Memorial Day Facts
Surprisingly, there are many people today that have no clue what Memorial Day represents or means. It’s a sad statement, but also a fact. Unless someone was raised around military family members; a good portion of the time they don’t know what they’re celebrating. It’s a BBQ or a gathering. It’s Memorial Day. Period.
A majority of us do know what this holiday represents, for the most part. Yet, there are still some tidbits that you may not actually know. While you may know that it’s always celebrated on the last Monday in May, you may not be aware that as an official holiday it’s fairly young. While it was made an official holiday in 1971, it began in the years following the Civil War. It was this war that is responsible for the very first national cemeteries. In the year 1860 many cities and smaller towns held tributes to the fallen soldiers in the spring. They would take flowers and ribbon to decorate the graves that marked those soldiers that had fallen in battle. No ones know which town began to show this day of respect but it spread quickly. For the books, the federal government, in 1966, decided to call Waterloo, NY the “official” Memorial Day birthplace. The reason for their choice was due to the fact that, when traced back, Waterloo celebrated the event in 1866 on the 5th of May and held a very large event. The resident’s decorated graves and the entire town closed their businesses for the day.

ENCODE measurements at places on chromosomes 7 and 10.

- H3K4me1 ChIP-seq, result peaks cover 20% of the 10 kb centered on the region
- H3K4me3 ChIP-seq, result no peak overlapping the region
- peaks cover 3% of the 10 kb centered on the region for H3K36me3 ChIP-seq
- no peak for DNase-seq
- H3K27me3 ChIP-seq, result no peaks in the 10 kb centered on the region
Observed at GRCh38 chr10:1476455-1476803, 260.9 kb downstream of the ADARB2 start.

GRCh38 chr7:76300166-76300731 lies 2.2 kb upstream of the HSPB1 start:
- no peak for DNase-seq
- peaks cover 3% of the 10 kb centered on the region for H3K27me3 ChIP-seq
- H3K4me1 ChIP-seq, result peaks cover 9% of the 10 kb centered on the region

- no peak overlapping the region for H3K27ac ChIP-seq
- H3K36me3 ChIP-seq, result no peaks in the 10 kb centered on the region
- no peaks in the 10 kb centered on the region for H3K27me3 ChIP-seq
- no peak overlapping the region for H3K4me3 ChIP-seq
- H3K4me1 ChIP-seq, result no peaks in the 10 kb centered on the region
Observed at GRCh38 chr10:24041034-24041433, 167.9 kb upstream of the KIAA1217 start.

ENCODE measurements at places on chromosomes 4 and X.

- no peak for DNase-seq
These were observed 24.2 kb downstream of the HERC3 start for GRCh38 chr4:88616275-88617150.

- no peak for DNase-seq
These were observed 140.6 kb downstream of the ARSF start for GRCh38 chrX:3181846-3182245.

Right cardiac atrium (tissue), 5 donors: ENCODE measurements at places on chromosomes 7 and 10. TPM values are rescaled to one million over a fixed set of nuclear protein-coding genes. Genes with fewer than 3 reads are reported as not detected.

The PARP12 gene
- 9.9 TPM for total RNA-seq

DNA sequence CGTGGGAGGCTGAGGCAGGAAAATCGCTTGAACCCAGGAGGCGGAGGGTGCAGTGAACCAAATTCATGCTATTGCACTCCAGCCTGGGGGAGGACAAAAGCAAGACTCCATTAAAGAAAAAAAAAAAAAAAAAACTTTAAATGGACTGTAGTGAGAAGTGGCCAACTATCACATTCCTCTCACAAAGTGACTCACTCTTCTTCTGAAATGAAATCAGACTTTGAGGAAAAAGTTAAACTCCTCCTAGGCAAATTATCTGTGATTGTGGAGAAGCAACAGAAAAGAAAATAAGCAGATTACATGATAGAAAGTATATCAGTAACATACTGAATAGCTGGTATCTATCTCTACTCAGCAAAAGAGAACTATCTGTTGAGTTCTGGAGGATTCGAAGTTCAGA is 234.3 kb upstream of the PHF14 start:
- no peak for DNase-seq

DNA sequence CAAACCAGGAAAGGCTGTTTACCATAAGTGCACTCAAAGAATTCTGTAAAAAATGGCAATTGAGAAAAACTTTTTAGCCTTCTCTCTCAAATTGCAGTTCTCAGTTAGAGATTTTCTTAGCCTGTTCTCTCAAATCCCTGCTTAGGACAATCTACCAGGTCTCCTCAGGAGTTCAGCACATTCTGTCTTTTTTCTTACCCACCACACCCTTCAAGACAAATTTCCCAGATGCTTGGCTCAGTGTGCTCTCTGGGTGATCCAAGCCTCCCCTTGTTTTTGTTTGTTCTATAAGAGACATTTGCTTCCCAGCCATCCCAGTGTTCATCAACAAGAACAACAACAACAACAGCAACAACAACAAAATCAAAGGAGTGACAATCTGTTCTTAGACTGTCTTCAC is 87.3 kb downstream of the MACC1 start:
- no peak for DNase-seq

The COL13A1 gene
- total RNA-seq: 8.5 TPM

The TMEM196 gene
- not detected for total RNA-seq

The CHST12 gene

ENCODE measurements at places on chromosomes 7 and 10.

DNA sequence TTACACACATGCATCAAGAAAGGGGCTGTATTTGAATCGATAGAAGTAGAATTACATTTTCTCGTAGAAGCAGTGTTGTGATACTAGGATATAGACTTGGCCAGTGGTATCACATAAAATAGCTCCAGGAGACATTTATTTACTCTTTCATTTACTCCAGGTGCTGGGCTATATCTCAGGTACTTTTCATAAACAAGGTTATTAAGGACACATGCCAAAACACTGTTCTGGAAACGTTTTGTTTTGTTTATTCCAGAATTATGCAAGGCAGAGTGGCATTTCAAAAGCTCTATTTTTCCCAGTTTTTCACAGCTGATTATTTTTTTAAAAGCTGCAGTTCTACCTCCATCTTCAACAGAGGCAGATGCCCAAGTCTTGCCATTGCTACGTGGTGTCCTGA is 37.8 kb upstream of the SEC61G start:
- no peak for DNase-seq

While we call it Memorial Day today; it was first called Decoration Day in 1868 by General John Logan due to the actions of the residents.
Little Known Facts:
**The official time for the moment of silence is at 3:00 pm on Memorial Day.
**James Garfield gave the first speech on the first Decoration Day.
**During World War I Decoration Day was changed to Memorial Day to commemorate all military men that died in American wars and not just those that died in the Civil War.
Show your love, support, and appreciation for those that have fallen defending us and the country that we live in.